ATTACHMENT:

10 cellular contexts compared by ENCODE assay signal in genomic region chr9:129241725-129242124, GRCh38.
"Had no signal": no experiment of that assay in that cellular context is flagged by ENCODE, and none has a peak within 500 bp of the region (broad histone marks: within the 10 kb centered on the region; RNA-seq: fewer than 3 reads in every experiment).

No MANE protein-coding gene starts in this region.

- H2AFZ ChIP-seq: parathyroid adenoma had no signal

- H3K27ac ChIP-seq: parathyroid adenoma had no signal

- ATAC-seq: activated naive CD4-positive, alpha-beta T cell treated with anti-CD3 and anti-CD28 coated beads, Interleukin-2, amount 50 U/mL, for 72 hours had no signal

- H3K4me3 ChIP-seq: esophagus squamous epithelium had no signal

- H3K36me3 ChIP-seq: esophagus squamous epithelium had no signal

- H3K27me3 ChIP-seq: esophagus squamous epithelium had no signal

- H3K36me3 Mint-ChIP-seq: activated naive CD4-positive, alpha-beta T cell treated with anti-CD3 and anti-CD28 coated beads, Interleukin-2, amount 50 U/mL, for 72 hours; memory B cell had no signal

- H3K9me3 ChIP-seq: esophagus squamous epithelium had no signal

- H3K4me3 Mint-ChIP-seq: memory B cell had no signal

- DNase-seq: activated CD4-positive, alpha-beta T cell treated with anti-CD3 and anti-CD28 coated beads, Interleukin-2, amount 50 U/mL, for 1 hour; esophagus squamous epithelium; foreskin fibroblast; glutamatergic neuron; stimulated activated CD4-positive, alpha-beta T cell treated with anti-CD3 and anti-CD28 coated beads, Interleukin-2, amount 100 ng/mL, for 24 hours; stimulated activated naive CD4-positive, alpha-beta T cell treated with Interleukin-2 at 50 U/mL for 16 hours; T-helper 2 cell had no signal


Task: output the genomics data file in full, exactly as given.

10 cellular contexts compared by ENCODE assay signal in genomic region chr9:129241725-129242124, GRCh38.
"Had no signal": no experiment of that assay in that cellular context is flagged by ENCODE, and none has a peak within 500 bp of the region (broad histone marks: within the 10 kb centered on the region; RNA-seq: fewer than 3 reads in every experiment).

No MANE protein-coding gene starts in this region.

- H2AFZ ChIP-seq: parathyroid adenoma had no signal

- H3K27ac ChIP-seq: parathyroid adenoma had no signal

- ATAC-seq: activated naive CD4-positive, alpha-beta T cell treated with anti-CD3 and anti-CD28 coated beads, Interleukin-2, amount 50 U/mL, for 72 hours had no signal

- H3K4me3 ChIP-seq: esophagus squamous epithelium had no signal

- H3K36me3 ChIP-seq: esophagus squamous epithelium had no signal

- H3K27me3 ChIP-seq: esophagus squamous epithelium had no signal

- H3K36me3 Mint-ChIP-seq: activated naive CD4-positive, alpha-beta T cell treated with anti-CD3 and anti-CD28 coated beads, Interleukin-2, amount 50 U/mL, for 72 hours; memory B cell had no signal

- H3K9me3 ChIP-seq: esophagus squamous epithelium had no signal

- H3K4me3 Mint-ChIP-seq: memory B cell had no signal

- DNase-seq: activated CD4-positive, alpha-beta T cell treated with anti-CD3 and anti-CD28 coated beads, Interleukin-2, amount 50 U/mL, for 1 hour; esophagus squamous epithelium; foreskin fibroblast; glutamatergic neuron; stimulated activated CD4-positive, alpha-beta T cell treated with anti-CD3 and anti-CD28 coated beads, Interleukin-2, amount 100 ng/mL, for 24 hours; stimulated activated naive CD4-positive, alpha-beta T cell treated with Interleukin-2 at 50 U/mL for 16 hours; T-helper 2 cell had no signal